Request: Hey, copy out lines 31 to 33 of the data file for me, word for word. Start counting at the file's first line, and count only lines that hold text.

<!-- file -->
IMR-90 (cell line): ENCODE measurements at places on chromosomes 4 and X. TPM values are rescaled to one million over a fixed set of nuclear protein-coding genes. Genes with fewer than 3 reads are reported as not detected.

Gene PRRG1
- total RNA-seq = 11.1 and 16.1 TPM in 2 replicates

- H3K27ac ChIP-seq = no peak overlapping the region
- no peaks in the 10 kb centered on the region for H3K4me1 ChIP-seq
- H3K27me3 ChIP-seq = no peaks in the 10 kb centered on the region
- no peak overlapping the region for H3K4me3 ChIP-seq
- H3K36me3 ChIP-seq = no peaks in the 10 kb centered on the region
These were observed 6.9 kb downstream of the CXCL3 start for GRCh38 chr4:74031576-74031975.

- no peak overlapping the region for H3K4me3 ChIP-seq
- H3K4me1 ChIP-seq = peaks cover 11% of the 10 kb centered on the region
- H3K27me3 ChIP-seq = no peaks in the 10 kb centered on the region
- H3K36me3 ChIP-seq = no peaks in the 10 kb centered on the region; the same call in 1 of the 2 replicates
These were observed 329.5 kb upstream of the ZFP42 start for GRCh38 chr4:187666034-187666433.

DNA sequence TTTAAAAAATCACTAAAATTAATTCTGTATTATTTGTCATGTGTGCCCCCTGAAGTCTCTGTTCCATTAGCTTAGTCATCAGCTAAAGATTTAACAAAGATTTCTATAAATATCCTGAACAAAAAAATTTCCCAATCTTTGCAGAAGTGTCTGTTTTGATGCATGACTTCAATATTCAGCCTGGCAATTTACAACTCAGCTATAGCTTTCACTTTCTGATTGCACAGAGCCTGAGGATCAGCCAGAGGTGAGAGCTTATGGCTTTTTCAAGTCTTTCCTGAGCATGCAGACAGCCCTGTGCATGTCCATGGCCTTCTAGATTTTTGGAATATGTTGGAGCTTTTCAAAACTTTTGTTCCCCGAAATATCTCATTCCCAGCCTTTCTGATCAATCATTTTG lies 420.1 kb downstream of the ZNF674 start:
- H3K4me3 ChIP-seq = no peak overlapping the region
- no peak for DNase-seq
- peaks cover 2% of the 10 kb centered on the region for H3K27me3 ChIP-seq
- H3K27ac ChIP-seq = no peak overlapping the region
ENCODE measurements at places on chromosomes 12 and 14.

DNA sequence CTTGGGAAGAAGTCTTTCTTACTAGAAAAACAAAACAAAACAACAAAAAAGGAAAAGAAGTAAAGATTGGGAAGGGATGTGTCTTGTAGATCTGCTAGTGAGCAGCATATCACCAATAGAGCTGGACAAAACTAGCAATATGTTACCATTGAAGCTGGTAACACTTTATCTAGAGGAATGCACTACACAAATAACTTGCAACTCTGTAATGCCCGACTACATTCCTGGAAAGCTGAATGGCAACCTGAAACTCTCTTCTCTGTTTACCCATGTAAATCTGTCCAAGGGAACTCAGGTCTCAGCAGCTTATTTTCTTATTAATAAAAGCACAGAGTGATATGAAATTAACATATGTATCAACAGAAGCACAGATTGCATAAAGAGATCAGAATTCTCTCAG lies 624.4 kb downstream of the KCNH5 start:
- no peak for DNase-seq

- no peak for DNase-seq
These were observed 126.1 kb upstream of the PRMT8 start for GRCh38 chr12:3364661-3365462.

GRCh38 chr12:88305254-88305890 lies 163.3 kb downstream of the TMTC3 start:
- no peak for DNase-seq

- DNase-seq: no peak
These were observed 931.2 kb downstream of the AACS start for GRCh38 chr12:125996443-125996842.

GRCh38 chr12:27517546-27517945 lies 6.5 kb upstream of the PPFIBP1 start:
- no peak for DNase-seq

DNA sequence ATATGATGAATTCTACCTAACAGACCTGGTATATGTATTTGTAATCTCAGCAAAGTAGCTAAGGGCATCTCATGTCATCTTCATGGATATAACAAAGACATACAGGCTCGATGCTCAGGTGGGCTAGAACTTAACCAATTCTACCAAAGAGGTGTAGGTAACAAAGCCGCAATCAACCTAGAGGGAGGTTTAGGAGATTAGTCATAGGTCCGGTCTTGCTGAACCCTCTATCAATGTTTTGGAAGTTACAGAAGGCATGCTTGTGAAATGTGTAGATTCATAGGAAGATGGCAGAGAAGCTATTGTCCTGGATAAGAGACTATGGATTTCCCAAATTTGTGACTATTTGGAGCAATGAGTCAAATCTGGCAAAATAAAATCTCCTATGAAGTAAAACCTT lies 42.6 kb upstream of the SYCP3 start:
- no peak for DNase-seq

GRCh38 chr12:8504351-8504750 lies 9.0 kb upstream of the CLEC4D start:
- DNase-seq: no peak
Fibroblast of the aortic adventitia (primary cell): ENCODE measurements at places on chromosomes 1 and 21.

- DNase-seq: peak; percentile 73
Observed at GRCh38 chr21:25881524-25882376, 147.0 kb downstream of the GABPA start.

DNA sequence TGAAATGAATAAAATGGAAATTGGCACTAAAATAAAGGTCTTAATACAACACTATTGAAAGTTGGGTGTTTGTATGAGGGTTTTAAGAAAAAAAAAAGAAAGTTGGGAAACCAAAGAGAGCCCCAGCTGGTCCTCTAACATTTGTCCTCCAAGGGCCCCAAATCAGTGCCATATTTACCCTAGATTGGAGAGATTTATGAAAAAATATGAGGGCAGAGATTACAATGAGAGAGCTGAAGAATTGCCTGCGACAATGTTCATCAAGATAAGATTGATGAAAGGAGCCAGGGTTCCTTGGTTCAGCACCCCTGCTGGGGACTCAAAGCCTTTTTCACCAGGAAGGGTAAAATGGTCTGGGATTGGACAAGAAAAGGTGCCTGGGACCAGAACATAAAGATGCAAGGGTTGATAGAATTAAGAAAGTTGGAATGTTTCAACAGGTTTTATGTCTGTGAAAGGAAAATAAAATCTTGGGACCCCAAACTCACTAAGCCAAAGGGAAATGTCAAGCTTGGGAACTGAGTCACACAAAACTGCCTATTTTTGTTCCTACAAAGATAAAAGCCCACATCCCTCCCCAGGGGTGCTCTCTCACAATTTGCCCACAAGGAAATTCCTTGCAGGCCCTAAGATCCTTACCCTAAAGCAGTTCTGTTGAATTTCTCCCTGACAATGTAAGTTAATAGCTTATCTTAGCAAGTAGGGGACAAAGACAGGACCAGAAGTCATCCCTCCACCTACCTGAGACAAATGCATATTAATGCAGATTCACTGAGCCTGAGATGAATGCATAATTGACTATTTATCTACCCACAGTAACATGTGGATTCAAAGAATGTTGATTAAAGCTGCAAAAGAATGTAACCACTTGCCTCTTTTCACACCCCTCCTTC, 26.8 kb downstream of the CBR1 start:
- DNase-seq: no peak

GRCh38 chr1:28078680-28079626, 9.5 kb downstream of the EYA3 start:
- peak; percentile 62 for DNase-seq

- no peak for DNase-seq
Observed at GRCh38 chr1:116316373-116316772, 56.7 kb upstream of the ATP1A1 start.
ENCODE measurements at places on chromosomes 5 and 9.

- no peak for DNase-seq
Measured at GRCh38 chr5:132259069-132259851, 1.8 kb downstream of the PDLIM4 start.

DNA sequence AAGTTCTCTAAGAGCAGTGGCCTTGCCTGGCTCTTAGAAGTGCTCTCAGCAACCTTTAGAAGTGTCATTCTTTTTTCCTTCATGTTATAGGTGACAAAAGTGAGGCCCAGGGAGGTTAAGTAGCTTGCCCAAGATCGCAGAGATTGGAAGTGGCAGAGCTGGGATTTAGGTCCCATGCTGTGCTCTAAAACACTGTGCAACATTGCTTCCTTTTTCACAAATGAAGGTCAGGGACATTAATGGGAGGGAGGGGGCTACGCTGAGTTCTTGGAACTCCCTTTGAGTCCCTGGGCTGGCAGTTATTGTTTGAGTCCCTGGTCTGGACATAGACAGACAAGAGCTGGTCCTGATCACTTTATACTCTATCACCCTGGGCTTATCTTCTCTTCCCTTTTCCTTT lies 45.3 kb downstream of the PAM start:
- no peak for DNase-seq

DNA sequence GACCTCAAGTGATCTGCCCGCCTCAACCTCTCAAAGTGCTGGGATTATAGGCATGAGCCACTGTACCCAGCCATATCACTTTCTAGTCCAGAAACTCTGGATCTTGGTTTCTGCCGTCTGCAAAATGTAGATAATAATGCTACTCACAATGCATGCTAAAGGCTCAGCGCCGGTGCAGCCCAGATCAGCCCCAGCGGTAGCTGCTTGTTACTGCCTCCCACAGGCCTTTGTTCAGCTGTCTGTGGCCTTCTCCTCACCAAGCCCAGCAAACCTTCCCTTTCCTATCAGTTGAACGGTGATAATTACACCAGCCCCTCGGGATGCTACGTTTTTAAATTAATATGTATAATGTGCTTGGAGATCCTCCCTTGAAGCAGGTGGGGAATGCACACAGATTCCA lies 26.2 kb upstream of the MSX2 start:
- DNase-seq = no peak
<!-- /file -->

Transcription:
DNA sequence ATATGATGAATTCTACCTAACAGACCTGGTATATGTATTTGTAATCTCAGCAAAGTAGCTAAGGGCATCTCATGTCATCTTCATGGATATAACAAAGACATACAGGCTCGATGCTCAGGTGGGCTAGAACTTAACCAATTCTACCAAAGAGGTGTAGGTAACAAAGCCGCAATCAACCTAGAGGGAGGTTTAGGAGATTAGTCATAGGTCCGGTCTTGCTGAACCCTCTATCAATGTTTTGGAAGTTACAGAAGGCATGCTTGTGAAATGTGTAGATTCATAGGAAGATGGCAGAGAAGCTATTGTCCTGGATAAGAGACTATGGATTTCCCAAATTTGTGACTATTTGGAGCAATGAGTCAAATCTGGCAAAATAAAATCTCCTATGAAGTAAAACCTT lies 42.6 kb upstream of the SYCP3 start:
- no peak for DNase-seq

GRCh38 chr12:8504351-8504750 lies 9.0 kb upstream of the CLEC4D start: